This Is How Chinatowns Of The World Are Celebrating Chinese New Year

16 February 2018

Unlike the usual New Year celebrations on December 31, Chinese New Year, or Lunar New Year, is celebrated in accordance with the lunar calendar. In 2018, the event falls on 16 February, and communities around the world will welcome the year of the dog in an exuberant display of lights, colour, noise and flavour, usually over 15 days.

There’s no better place to celebrate than Chinatown, where temples sidle up to labyrinthine markets, traditional medicine shops and a sprawl of restaurants, found in cities all over the world. Here are the world’s best Chinatown celebrations where you can join in the festivities, complete with dragon and lion dancing, firecrackers and good food.

The Golden Dragon is an icon of San Francisco's Chinese New Year celebrations (image: Getty)

San Francisco

San Francisco’s Chinatown is not only considered the largest in North America, but the largest outside of Asia. Drawing visitors for its authentic eats, rich culture and history, the neighbourhood naturally brings out the big guns for the celebration of the year. You’ll hear the crash of firecrackers, beating drums, gongs and symbols punctuating the air to ward off evil spirits during this time. Bring your earplugs.

The highlight of Chinese New Year in the city by the bay is the annual Southwest Airlines Chinese New Year parade, this year on February 24. It’s a real spectacle of elaborate floats and costumes, featuring the newly crowned Miss Chinatown USA. You could argue she’s only upstaged by the parade’s mascot, the 60m Golden Dragon that requires a team of 100 martial arts specialists to propel the mascot along the parade route. The parade starts at 5.15pm at the corner of 2nd and Market streets and weaves its way through Chinatown, ending at Kearny and Jackson streets.

dad and son in chinatown london This most auspicious holiday is a true family affair in London (image: Getty)


London’s Chinese New Year celebrations kick off on February 18 at Trafalgar Square in a spectacle of colour and noise, though the best part of the occasion occurs in the heart of Chinatown on Gerrard Street. In search of red envelopes (hong bao, aka paper packets filled with money), a fabric lion controlled by a local dance troupe, shakes and leaps its way along the festive street to pull hong bao that hang from upper windows, weighed down by lettuce or cabbage heads. The ritual is known as choi ching, or plucking green vegetables.

Beyond, families will love calligraphy workshops, Leicester Square performances and pyrotechnic displays in Trafalgar Square.

steamed buns chinatown Market stalls selling dumplings, steamed buns, noodles and more abound in Sydney's Chinatown (image: Getty)


What better way to bring in the New Year than with food, friends and family? Sydney’s Chinatown is a mecca not just for Chinese cuisine, but all Asian flavours. As part of the Lunar New Year Celebrations, the enclave is hosting an evening food market on February 16 and 23 and March 2. Expect a mouth-watering array of traditional eats, from noodles and dumplings to Korean bibimbap and Japanese teppanyaki.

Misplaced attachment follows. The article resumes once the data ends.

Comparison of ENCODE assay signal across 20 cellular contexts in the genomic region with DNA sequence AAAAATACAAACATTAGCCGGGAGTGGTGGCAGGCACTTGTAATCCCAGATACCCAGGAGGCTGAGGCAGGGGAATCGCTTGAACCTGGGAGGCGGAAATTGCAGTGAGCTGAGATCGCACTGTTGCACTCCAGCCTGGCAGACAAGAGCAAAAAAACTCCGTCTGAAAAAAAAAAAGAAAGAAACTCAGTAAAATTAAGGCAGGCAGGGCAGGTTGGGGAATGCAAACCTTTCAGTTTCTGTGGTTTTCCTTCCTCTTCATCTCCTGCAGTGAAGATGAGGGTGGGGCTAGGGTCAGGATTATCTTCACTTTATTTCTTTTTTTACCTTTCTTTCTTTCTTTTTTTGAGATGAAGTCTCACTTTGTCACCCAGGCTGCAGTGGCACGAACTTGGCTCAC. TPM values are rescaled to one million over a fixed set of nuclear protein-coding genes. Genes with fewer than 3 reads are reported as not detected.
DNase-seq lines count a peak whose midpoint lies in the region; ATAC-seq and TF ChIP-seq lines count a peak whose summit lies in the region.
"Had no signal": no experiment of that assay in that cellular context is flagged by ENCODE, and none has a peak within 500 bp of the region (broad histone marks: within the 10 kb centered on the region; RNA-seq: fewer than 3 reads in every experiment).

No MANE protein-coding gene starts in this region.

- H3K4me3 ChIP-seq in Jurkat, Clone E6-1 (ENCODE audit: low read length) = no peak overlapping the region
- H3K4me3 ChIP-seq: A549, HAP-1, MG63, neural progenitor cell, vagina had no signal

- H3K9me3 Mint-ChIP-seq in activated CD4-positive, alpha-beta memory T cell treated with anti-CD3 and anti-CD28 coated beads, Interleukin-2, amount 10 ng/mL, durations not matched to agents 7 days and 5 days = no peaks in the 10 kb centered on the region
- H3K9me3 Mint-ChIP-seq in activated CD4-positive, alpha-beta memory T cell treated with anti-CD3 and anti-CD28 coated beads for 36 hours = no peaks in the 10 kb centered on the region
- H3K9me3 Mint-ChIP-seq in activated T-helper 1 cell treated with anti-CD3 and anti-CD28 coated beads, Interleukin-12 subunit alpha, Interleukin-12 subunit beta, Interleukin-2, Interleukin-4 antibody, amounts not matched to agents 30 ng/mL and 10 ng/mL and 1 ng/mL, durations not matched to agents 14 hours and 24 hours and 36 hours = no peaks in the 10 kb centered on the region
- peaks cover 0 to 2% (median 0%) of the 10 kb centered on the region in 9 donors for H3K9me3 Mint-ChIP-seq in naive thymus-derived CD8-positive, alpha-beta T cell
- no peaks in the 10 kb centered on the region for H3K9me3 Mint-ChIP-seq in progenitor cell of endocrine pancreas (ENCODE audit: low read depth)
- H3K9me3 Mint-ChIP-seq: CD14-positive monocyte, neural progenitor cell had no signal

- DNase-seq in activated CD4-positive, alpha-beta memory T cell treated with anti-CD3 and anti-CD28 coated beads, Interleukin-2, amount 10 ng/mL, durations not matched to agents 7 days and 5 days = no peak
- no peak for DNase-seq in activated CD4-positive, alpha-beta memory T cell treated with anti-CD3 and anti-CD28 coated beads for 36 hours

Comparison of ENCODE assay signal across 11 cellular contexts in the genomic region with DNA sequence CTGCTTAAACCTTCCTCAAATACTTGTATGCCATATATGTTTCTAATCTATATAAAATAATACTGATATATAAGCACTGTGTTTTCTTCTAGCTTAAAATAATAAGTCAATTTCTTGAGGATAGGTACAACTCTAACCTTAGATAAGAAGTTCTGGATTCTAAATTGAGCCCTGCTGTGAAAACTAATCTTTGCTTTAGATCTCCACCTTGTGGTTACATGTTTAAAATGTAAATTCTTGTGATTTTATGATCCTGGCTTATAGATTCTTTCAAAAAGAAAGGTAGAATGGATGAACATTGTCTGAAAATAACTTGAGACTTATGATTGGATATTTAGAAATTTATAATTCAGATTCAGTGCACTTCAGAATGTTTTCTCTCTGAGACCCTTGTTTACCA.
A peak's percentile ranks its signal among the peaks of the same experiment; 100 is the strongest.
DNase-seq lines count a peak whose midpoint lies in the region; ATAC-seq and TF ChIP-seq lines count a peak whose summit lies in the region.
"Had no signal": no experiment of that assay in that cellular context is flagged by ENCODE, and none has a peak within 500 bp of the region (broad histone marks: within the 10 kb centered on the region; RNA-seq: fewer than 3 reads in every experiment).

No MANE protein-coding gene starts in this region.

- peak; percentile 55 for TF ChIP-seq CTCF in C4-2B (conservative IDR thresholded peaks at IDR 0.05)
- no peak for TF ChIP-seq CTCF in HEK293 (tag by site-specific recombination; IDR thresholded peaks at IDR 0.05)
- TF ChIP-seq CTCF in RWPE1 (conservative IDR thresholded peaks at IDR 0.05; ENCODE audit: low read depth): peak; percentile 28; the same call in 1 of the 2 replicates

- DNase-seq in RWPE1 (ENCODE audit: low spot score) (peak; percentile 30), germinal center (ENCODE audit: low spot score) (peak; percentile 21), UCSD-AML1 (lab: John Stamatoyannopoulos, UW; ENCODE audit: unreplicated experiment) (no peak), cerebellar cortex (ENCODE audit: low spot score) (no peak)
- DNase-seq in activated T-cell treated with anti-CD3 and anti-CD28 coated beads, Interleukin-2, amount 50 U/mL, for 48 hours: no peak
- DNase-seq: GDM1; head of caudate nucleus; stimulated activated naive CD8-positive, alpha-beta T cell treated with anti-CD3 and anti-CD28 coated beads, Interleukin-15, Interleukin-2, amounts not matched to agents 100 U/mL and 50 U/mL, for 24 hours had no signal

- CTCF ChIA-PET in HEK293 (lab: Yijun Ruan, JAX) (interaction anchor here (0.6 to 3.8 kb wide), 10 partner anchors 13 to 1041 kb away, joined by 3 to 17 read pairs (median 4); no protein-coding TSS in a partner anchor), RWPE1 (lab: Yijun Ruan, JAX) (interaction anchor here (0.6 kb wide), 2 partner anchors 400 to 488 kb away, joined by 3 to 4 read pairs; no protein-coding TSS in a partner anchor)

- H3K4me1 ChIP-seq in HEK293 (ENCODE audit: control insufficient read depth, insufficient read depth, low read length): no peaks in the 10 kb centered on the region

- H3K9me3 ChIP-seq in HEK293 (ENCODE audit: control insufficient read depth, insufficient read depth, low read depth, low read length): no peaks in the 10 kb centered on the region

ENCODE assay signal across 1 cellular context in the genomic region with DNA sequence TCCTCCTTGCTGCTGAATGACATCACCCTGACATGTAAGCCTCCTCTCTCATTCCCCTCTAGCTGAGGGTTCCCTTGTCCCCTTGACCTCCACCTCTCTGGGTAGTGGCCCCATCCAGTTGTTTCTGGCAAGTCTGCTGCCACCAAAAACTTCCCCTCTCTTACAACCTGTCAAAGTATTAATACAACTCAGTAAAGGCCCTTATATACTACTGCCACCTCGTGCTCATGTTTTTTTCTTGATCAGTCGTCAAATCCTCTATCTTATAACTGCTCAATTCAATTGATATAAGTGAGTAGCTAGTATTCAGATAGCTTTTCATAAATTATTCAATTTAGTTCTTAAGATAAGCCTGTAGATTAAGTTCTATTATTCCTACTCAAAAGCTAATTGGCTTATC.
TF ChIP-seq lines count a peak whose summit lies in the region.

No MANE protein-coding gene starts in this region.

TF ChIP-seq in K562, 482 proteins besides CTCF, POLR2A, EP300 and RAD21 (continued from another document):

If you don’t make it for the celebrations, you can still join a three-hour food tour of Chinatown on Tuesday and Thursday evenings and Saturday from 12pm, during which you’ll hear little-known stories from Chinese-Australian history while tasting Asian delicacies.

Dr Sun Yat-Sen Classical Chinese Garden The usually tranquil Dr Sun Yat-Sen Classical Chinese Garden bursts to life over Chinese New Year (image: Getty)


Vancouver’s must loved Chinese New Year Parade returns for the 45th time on February 18. The parade showcases the talents of the three largest traditional lion dance teams in Canada, and brings together over 3,000 particpants from various cultural community groups in a colourful and energetic display seen by over 100,000 people. Claim your spot along the 1.3km stretch from Pender Street and Gore Street to Keefer Street.

The festivities also include a transformation of the Zen-like atmosphere of the Dr Sun Yat-Sen Classical Chinese Garden to the vivacious Temple Fair. Tranquil gardens set the scene for traditional music and performances.

singapore chinatown Chinatown in Singapore is where new and old collide (image: Getty)


Beneath the towering skyscrapers of Singapore’s famous skyline is an eclectic neighbourhood of atmospheric laneways lined with souvenir stalls, hawker stands and traditional teahouses, as well as chic streets home to hipster bars and boutiques. Singapore’s Chinatown is a place to eat, drink and be merry and during the raucous Chinese New Year Celebrations, you can eat and explore under a canopy of red lanterns. Singapore’s celebrations aren’t exclusive to Chinatown, however. There’s Singapore’s version of Mardi Gras, the Chingay Parade, an annual event at the Forumla One Pit Building at the Marina Bay Waterfront that brings together a wide spectrum of Singaporean culture on February 25. 

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Anna Howard

Give me street food over Michelin stars, cellar doors over wine bars and small towns and wide open spaces over big cities any day. Travel for me means ticking off the 'to eat and drink' list one regional flavour and wine bottle at a time.